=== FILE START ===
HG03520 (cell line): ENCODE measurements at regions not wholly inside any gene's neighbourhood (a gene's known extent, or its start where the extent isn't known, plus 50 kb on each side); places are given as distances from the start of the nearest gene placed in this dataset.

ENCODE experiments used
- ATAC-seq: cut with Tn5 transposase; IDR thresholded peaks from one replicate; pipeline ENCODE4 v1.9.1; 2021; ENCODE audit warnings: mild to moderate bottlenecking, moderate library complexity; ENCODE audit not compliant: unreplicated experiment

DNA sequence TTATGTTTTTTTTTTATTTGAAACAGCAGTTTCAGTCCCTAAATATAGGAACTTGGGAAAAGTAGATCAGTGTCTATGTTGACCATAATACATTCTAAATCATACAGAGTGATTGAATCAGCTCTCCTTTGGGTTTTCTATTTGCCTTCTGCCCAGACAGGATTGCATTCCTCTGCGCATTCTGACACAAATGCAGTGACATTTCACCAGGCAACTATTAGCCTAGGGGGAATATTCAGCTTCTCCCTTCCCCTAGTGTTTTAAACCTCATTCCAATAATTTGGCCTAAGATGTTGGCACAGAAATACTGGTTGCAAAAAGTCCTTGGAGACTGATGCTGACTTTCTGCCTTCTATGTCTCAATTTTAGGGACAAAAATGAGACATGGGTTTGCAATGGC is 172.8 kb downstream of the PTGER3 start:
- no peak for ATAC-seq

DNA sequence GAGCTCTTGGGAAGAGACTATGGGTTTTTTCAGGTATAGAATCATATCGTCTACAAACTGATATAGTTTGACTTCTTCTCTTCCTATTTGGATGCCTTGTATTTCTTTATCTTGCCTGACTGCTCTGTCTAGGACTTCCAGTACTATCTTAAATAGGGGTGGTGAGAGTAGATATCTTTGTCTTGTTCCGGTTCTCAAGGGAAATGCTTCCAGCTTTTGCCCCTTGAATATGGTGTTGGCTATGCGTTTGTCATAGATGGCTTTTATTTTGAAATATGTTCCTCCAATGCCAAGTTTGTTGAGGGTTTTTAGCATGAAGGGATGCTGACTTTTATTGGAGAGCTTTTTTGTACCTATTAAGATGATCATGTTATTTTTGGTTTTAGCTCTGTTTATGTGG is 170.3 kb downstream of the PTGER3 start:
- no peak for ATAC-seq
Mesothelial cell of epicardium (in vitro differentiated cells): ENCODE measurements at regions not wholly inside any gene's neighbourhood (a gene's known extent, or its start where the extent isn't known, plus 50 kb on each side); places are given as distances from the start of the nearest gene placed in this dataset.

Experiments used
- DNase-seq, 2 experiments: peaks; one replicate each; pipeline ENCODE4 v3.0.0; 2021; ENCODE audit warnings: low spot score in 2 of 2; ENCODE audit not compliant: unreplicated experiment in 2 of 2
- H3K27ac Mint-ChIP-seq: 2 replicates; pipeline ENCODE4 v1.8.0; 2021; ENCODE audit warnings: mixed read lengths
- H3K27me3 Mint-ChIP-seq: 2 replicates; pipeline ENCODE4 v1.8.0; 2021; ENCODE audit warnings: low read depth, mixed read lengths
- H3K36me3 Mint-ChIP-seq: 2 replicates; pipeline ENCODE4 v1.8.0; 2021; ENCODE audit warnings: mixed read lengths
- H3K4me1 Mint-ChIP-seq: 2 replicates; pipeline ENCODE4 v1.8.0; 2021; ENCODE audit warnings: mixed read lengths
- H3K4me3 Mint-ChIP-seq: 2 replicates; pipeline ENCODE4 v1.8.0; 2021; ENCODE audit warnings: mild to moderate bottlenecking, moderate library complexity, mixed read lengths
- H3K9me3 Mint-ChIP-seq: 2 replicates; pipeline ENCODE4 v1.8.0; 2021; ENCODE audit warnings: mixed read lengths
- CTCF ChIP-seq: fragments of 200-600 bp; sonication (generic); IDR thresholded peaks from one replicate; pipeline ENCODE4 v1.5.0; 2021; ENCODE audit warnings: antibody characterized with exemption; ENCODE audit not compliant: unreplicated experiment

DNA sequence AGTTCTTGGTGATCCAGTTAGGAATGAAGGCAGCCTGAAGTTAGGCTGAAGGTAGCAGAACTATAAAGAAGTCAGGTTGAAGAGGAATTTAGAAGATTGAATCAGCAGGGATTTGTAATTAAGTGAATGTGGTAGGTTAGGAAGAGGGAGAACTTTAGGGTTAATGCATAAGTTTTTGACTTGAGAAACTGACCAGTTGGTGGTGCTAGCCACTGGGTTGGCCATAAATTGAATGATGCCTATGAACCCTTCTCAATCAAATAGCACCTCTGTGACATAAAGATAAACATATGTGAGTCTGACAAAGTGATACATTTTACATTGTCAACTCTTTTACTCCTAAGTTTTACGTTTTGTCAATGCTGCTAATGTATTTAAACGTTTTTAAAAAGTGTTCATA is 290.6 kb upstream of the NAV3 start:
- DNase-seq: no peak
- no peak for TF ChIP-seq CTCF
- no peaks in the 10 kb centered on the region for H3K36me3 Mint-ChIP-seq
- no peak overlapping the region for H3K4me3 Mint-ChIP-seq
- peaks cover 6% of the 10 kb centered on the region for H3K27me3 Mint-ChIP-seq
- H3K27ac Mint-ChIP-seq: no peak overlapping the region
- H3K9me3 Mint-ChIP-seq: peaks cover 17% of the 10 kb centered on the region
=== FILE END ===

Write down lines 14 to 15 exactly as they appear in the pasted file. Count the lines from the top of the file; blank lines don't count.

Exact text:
- H3K4me1 Mint-ChIP-seq: 2 replicates; pipeline ENCODE4 v1.8.0; 2021; ENCODE audit warnings: mixed read lengths
- H3K4me3 Mint-ChIP-seq: 2 replicates; pipeline ENCODE4 v1.8.0; 2021; ENCODE audit warnings: mild to moderate bottlenecking, moderate library complexity, mixed read lengths